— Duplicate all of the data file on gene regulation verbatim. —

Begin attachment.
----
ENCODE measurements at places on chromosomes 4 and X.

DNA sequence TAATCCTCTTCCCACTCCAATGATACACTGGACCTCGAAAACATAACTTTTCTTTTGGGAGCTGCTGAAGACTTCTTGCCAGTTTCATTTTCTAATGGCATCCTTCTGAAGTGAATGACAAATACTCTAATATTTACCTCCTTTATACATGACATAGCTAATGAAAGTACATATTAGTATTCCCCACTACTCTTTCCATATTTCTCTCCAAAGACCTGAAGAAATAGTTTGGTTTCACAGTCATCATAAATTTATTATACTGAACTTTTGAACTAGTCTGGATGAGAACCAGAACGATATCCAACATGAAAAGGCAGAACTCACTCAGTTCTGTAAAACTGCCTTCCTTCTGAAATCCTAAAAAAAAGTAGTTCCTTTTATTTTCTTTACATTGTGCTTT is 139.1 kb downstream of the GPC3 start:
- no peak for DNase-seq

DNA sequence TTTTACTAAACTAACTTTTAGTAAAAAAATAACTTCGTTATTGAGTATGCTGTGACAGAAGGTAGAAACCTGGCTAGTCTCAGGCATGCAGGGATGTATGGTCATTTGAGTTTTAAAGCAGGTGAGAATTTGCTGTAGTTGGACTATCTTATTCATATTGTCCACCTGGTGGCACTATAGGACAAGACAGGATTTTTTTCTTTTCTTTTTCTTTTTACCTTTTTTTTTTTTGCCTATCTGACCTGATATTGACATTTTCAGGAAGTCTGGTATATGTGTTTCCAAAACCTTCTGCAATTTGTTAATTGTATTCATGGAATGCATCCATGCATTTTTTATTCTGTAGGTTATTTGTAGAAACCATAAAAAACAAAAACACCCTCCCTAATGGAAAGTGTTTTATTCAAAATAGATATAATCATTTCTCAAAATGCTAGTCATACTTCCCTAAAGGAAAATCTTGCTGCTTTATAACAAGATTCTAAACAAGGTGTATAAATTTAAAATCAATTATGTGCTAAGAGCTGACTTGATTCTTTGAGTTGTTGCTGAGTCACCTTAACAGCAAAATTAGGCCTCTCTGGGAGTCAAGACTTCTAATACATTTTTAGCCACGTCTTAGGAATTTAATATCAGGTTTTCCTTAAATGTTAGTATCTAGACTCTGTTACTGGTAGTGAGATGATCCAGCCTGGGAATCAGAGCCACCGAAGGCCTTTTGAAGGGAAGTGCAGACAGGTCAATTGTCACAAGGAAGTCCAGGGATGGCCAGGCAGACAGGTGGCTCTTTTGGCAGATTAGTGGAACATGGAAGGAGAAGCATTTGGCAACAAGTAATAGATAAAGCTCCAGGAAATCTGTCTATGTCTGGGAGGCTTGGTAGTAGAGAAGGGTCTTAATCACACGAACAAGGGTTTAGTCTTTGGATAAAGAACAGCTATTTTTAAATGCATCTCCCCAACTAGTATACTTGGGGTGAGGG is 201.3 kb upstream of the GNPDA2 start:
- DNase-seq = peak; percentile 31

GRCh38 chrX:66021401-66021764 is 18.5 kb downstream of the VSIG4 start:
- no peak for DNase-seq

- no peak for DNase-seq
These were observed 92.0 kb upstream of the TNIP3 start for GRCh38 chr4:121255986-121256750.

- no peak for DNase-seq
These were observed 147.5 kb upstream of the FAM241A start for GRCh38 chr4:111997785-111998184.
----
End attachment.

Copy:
ENCODE measurements at places on chromosomes 4 and X.

DNA sequence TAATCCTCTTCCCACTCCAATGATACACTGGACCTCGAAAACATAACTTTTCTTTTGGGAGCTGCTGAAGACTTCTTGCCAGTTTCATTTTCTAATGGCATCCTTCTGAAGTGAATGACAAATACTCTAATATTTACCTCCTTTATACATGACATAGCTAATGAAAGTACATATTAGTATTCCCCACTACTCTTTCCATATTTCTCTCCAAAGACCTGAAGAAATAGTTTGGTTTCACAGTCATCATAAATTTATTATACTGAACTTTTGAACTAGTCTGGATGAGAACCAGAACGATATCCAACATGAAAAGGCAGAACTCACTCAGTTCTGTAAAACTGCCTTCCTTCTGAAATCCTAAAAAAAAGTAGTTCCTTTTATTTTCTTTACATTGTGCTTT is 139.1 kb downstream of the GPC3 start:
- no peak for DNase-seq

DNA sequence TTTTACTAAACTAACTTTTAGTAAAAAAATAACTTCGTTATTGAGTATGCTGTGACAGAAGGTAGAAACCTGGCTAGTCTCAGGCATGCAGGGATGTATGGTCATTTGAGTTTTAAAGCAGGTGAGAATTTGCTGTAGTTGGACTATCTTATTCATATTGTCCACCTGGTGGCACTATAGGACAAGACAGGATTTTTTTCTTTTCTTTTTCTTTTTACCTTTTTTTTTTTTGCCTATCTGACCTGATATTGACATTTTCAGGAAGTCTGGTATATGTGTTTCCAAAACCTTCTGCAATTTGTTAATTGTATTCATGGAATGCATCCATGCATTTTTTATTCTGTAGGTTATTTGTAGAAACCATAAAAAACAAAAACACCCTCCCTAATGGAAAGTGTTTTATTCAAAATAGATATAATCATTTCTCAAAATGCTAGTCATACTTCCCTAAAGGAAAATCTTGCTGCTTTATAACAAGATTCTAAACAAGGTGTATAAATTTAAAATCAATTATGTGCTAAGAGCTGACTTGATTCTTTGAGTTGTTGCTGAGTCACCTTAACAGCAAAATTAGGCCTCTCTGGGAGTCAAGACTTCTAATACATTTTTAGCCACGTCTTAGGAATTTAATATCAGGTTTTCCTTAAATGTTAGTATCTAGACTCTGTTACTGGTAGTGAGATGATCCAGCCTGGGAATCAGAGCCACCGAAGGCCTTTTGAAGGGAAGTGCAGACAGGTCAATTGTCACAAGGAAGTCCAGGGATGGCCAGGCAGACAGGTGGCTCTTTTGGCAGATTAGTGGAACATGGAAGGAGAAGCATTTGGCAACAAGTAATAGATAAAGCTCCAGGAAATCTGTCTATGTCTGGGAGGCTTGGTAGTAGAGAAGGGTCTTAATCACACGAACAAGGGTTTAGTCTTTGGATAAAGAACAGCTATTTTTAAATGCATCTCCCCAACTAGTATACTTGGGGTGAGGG is 201.3 kb upstream of the GNPDA2 start:
- DNase-seq = peak; percentile 31

GRCh38 chrX:66021401-66021764 is 18.5 kb downstream of the VSIG4 start:
- no peak for DNase-seq

- no peak for DNase-seq
These were observed 92.0 kb upstream of the TNIP3 start for GRCh38 chr4:121255986-121256750.

- no peak for DNase-seq
These were observed 147.5 kb upstream of the FAM241A start for GRCh38 chr4:111997785-111998184.